The major forces behind man’s destruction of nature includes fire, city-building, agriculture, deforestation, and nuclear energy. None of these activities have improved the quality of nature. On the contrary, they have resulted in rampant mental and physical illness and the heat island effect in cities.
He gets into depth about the damages done by the cities and the subsequent suburbs that surround them. He does tend to romanticize the farmland in a bit of a biased way. Of course, I remember learning in my Interdisciplinary Studies requirement course about how cities actually use much less ecological inventory than expected; for example, because the population lives and works in close quarters, it means less transportation and heating is used; which means less energy is used.
He looks to other animals as an insight into how they adapt to the environment around them. The nautilus has chambers on its body and the bees have beehives. These habitats are not deficient upon the environment, rather they are complementary. The animals and humans both share the same goal of adapting to their own surroundings. McHarg suggests that the human evolutionary pattern would involve planning, such as surveying the land and allowing any open spaces to be eco-friendly.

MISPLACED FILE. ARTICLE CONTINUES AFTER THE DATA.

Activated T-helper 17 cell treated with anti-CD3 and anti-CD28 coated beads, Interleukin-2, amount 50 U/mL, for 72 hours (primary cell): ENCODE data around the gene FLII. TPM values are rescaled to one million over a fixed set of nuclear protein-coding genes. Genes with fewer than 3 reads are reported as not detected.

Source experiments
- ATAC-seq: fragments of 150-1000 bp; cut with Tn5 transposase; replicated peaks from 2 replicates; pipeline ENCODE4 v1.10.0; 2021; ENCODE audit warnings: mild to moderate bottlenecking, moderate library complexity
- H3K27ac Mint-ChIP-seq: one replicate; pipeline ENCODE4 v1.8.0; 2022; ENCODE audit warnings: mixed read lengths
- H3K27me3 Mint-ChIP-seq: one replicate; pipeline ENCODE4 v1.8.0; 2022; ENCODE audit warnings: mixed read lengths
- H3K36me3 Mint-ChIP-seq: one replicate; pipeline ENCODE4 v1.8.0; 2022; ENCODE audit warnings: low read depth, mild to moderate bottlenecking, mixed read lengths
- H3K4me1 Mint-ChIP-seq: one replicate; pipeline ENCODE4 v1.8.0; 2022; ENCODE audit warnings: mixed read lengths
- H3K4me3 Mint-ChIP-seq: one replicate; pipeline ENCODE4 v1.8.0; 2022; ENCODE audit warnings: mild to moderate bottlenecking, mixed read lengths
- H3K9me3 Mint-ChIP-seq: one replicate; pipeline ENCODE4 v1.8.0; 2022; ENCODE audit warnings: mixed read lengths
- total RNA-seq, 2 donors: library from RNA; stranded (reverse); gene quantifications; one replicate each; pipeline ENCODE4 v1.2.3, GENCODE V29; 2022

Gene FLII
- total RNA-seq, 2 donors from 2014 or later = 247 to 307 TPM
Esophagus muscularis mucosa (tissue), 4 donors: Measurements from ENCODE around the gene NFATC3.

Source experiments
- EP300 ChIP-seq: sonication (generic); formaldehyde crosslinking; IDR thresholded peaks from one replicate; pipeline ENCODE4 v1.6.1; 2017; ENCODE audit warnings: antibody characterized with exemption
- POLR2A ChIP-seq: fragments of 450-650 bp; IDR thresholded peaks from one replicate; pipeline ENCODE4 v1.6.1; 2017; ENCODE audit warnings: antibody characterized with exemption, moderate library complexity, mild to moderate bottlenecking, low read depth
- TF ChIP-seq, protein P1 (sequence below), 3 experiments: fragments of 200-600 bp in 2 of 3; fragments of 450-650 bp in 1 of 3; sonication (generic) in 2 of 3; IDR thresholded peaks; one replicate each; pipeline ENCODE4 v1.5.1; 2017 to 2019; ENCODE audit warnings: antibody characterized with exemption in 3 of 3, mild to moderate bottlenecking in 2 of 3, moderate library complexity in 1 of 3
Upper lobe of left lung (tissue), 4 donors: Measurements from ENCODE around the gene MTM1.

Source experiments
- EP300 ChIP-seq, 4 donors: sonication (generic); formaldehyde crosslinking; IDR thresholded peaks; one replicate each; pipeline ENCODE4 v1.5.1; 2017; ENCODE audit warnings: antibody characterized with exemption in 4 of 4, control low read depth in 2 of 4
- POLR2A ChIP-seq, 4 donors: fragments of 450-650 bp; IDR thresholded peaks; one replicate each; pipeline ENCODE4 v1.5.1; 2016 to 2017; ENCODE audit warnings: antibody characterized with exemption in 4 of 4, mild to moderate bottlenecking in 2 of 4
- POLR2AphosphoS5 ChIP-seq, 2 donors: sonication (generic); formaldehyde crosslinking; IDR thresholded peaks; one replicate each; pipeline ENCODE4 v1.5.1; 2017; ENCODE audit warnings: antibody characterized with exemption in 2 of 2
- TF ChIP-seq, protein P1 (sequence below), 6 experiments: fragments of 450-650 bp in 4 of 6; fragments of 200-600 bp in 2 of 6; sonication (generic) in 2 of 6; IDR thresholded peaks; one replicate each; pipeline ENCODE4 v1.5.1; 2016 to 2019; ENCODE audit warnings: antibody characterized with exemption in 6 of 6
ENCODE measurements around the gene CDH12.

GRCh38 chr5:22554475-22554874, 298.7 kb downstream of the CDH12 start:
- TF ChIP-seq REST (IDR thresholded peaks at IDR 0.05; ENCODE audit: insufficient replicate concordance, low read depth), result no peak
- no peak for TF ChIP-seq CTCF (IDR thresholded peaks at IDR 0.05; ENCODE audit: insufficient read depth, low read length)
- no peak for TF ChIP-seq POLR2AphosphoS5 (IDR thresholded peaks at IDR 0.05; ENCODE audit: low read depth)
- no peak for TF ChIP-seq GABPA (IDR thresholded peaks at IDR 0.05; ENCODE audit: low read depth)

McHarg emphasizes the importance of water, whether it comes from rain or the ocean. He wanted to ensure that there was no long-term wasted money, used to fix flooded cities. He emphasized the importance of piedmonts, aquifers, and marshlands. The water trickles down from the ground and it is ideal to ensure that the water stays in the cycle of perspiration.
I did find it interesting how McHarg noted how humanity created a paradox in which the innovations have increased human wealth, productivity, and morality; but also at the cost of retrogressing the environment. This can easily be seen with Yuval Noah Harari when he wrote about how there are numerous such paradoxes within the human condition.
Writing Style (Gis Skrifedh)
McHarg takes full advantage of a cataloging sentence, by making use of extravagant detail before ending with an “and” predicate. Among those details are the chemicals that humans are responsible for which have polluted the areas within and outside the cityscape.
He uses frequent words such as amelioration. In which case, he refers to the land healing itself. He even explicitly states that a forest is self-healing, however it is humans who do colossal damage.
Real-World Application (Omrians Vys-Wir)